Long before presidential campaigns cost a billion dollars and the Capitol Hill press corps obsessed daily over who’s up and who’s down, Congress worked together to resolve controversial national issues.
For example, from May to September 1972, Democratic and Republican members of the House of Representatives and Senate held 40 meetings to hammer out legislation to address America’s growing problem with water pollution. Forty.
Finally, a deal was struck in mid-September and quickly brought to both chambers for a vote Oct. 4.
The House passed what became known as the Clean Water Act of 1972 by a wide, bipartisan margin, 366-11. The Senate vote was even more overwhelming, astonishing 74-0.
But President Richard Nixon, a proponent of the original legislation, vetoed the long-in-coming new law because, he said, its total cost would be four times more than his opening proposal. He signed his veto Oct. 17.
Congress wanted no part of Nixon’s cheapskate, we’ll-do-more-later approach to clean up the nation’s water.
On Oct. 18 — before the White House ink had dried on the veto — the House overrode Nixon’s action by a still wide 247-23 bipartisan margin. The Senate agreed with the House and vetoed the veto 52-12. The Clean Water Act became law.
Can anyone but the sunniest Pollyanna see today’s House and Senate — or even more impossible, just GOP House members — agreeing on what day of the week it is, let alone complex, perhaps career-costing legislation that tackles crucial issues affecting our nation’s, and therefore every citizen’s, future? Me neither.
But that reality won’t keep House members from wasting more time and taxpayers’ money on messaging bills — bills to help their campaigns, not their constituents and not the nation — as their 11 precious days in Washington this month melt away.
Case in point: “Republicans who lead the House Financial Services Committee plan to spend the next few weeks holding hearings and voting on bills designed to send a clear signal: Corporations, in particular big investment managers, should think twice about integrating climate and social goals into their business plans,” reported Politico July 10.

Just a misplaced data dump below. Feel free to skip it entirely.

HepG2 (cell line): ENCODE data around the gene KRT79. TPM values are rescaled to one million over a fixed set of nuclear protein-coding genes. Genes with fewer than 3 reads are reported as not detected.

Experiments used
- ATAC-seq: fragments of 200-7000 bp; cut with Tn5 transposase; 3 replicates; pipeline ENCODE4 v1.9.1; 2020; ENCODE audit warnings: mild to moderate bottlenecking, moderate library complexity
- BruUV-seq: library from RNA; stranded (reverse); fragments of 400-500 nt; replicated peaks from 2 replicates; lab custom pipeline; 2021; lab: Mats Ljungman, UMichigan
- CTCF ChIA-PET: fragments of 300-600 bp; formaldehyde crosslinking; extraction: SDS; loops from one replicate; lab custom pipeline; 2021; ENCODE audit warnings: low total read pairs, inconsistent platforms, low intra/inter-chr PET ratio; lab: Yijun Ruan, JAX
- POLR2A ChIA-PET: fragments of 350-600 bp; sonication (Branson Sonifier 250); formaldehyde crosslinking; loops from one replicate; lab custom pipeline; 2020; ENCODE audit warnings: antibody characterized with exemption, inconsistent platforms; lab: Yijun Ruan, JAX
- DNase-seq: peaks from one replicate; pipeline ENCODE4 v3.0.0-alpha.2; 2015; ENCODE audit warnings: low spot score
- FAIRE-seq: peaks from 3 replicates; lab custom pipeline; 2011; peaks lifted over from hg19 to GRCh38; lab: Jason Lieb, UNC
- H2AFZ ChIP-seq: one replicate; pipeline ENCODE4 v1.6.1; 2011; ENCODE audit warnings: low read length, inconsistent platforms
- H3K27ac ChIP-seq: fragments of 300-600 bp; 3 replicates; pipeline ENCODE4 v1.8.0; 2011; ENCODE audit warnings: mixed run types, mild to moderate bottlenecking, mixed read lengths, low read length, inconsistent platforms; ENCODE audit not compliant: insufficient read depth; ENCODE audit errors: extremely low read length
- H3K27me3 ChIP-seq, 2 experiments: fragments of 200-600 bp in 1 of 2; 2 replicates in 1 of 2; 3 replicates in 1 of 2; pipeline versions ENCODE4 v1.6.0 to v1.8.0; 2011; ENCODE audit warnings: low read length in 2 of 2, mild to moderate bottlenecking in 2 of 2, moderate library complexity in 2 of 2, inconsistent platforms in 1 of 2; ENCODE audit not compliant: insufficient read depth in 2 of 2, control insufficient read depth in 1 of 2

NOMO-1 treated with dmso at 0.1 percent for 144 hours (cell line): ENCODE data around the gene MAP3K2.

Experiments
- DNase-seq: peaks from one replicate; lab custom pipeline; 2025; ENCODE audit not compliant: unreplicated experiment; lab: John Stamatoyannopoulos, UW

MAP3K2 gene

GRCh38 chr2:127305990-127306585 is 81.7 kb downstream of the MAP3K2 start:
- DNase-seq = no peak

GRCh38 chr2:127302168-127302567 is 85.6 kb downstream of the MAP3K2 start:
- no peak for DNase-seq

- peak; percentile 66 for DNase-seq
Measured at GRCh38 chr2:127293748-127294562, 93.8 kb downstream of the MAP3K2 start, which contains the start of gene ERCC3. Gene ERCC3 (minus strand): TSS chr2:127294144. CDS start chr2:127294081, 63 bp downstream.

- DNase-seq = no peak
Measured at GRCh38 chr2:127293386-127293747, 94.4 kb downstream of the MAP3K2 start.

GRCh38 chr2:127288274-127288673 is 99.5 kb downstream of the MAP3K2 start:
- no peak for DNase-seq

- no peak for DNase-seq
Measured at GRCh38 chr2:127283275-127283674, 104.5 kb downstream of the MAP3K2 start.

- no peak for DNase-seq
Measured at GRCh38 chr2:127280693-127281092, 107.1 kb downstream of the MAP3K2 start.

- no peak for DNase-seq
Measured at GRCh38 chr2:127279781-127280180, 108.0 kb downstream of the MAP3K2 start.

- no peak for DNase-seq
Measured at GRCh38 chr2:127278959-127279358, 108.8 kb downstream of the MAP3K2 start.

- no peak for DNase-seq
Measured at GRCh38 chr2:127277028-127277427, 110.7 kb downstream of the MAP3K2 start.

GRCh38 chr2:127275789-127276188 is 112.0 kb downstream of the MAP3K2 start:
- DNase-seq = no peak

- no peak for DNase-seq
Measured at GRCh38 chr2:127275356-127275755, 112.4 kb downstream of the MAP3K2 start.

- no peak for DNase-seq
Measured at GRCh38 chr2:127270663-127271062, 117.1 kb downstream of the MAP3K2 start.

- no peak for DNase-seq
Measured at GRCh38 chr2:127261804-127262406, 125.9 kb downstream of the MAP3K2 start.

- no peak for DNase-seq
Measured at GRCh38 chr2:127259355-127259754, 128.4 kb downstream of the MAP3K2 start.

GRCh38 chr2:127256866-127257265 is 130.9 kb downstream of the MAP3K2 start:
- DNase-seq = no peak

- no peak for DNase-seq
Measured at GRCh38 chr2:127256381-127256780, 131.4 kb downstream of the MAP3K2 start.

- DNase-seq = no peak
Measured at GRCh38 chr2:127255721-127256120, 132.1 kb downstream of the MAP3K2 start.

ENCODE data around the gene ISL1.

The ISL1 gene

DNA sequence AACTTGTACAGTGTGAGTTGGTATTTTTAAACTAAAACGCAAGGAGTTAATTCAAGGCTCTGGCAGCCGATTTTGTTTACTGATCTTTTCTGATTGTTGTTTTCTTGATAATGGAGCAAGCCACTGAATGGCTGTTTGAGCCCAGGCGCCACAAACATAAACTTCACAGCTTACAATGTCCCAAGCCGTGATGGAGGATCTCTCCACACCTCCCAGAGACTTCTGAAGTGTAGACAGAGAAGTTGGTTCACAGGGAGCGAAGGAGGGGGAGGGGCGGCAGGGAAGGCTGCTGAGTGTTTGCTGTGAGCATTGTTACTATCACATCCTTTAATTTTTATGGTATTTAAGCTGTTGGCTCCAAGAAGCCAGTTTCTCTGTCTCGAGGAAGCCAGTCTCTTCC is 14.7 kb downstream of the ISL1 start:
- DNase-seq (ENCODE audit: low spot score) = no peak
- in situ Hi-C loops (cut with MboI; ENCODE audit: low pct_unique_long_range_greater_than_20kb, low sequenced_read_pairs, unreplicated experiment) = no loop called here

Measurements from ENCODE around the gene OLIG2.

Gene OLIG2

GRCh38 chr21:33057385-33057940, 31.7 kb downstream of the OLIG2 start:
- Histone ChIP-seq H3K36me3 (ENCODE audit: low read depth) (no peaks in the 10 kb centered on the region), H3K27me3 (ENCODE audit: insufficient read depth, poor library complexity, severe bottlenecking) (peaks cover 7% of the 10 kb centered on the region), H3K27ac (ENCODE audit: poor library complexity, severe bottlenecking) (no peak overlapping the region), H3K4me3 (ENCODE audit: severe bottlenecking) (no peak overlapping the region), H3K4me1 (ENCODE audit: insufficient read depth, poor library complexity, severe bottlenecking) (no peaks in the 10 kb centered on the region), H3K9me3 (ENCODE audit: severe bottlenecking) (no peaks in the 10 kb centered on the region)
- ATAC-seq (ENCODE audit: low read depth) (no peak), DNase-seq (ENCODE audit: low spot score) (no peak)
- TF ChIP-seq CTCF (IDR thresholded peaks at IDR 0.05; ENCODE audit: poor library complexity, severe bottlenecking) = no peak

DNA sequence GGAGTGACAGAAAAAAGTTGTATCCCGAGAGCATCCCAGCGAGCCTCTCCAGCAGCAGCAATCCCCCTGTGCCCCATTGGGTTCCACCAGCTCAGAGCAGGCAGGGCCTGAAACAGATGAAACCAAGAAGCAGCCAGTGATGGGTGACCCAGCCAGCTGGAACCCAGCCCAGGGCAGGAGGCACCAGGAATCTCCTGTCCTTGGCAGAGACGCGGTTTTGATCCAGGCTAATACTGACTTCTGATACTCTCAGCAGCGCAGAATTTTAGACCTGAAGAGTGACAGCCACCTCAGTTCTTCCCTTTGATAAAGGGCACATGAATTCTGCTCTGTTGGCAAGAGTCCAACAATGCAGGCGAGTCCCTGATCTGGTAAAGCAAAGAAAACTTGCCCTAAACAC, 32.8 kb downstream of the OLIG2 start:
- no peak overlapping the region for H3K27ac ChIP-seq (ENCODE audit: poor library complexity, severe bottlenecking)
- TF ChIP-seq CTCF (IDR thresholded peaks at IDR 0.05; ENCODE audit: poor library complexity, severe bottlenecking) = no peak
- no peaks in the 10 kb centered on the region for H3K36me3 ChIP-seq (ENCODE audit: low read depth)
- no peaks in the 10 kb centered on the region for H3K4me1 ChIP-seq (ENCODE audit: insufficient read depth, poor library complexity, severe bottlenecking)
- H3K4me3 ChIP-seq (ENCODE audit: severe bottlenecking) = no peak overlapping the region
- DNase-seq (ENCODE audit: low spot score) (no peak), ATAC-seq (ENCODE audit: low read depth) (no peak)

The Securities and Exchange Commission has already done the critical thinking here and it stands by its proposal that publicly traded companies should be required to “include certain climate-related disclosures” that “are reasonably likely to have a material impact on their business” to both shareholders and the consuming public.
Climate deniers — the few who are left — despise any disclosure proposal and claim it will drive up the cost of goods and services while presenting an unfair, if unflattering, portrait of any business forced to come clean.
Farm groups like the American Farm Bureau Federation have joined the deniers’ chorus, suggesting a farmer’s “obligations through their regulated customers could be enormous.”
AFBF does admit, however, that it doesn’t know how that might happen since “farmers and ranchers are not public companies and therefore not ‘registrants’ that are required to report directly to the SEC.”
Moreover, since no SEC disclosure rule is in place, cost estimates at this fluid stage are just a guess.
Still, few climate-skeptic politicians have risen to defend climate deniers’ claims — and not because it’s really bad science, but because it’s really bad politics.
Polls consistently indicate that 75% of all Americans believe climate change is real while only 10% claim it isn’t. Even the most rockheaded, anti-climate-change politician can noodle out that voter math.
Climate deniers can, too, so many have a new tactic: drop denial and pivot to delay. Do everything to stall any action that might mitigate climate change.
Like, say, call the House Financial Services Committee to order in the middle of July to waste time — your time, their time and the little time left to take meaningful action against climate change — to, if not get their way, keep the other 75% of the public from getting what they want and their children and grandchildren need.
Today, the science over climate change, like the science over dirty water in the early 1970s, isn’t even part of the debate; it’s a done deal and most everyone agrees.
Everyone except Congress, that is.